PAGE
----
Chapter 3 Exercises
1. Referring to Example 3.1.1. write BUGS code to compute the probability that someone testing positive actually has HIV. (Don't just write out the formula in Example 3.1.1, but use BUGS to perform Bayesian inference on the required parameter, given the observed data, as in Section 3.3)
2. Suppose the individual in question has another two tests, one positive and one negative. By extending the code from question 1, compute the probability that they have HIV, assuming conditional independence (given the disease state) between test results.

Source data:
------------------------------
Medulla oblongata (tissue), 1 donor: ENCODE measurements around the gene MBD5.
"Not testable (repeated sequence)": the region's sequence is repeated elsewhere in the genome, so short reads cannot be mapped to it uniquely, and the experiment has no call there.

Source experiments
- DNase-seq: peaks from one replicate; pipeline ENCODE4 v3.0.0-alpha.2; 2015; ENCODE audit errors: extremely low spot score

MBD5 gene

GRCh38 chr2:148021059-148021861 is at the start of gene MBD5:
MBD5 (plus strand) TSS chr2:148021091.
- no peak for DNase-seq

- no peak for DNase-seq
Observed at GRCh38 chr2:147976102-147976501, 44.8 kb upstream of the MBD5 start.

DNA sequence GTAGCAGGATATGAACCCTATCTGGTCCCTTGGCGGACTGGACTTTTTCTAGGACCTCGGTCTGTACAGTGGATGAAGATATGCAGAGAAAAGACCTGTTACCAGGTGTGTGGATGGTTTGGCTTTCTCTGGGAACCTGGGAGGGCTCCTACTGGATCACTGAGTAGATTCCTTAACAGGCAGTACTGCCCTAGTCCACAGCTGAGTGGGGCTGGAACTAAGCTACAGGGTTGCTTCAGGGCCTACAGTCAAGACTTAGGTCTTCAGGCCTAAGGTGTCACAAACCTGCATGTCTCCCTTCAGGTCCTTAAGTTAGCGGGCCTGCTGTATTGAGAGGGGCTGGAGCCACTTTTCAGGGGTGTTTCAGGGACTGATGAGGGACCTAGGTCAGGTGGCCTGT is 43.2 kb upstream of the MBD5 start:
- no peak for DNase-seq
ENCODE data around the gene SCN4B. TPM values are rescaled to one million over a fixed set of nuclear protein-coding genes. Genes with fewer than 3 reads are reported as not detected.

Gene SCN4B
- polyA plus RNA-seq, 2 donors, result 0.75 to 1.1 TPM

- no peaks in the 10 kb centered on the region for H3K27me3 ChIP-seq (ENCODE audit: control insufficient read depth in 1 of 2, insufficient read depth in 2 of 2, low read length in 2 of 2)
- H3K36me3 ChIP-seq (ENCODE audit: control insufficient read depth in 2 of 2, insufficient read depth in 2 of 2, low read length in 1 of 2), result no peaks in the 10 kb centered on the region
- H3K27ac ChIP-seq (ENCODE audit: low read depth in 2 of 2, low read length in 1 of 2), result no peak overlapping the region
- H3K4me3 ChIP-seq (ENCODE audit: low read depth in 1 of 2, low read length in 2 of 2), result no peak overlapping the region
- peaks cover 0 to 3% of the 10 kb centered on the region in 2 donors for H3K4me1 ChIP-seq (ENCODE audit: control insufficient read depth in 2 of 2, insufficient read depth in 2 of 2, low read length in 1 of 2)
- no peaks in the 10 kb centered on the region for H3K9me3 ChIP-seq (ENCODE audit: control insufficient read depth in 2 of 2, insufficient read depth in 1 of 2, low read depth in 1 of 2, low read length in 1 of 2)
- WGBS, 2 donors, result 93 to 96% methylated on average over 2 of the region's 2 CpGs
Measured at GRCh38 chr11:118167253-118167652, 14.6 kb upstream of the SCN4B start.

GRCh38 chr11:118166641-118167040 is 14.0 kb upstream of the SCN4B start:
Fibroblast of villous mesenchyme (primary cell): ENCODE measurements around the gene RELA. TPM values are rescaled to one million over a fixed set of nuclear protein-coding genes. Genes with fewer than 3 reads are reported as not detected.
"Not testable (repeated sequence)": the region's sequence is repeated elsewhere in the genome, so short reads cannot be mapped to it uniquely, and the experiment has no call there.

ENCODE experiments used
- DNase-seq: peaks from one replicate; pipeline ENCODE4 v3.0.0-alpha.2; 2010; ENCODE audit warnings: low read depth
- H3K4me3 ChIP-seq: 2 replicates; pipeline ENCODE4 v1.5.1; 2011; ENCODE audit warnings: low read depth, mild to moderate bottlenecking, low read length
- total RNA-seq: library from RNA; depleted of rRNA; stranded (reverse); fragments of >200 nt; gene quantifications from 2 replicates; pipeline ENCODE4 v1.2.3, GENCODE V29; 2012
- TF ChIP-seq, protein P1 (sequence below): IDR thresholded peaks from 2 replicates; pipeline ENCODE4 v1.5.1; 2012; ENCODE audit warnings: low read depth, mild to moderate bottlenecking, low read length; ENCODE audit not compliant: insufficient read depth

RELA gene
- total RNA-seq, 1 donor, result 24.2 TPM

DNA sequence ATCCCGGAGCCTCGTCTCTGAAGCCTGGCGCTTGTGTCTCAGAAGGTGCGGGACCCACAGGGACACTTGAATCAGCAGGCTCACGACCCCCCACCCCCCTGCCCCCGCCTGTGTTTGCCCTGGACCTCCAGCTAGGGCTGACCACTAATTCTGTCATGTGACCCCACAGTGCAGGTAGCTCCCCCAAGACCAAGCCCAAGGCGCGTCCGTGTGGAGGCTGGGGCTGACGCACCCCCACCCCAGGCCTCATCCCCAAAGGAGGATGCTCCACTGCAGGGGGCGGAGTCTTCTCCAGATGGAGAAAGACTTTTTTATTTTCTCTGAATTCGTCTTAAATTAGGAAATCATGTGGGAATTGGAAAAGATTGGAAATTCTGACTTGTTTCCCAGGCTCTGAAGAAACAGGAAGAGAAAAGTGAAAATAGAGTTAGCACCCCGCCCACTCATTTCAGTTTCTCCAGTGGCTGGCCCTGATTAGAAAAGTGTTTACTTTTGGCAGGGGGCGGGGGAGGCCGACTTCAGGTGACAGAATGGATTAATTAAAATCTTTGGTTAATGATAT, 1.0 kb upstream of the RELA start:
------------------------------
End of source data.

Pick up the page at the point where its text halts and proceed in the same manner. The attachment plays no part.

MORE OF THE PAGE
3. What if all three tests had been positive? How does this compare with what you might have expected the result to be before running the analysis, and why?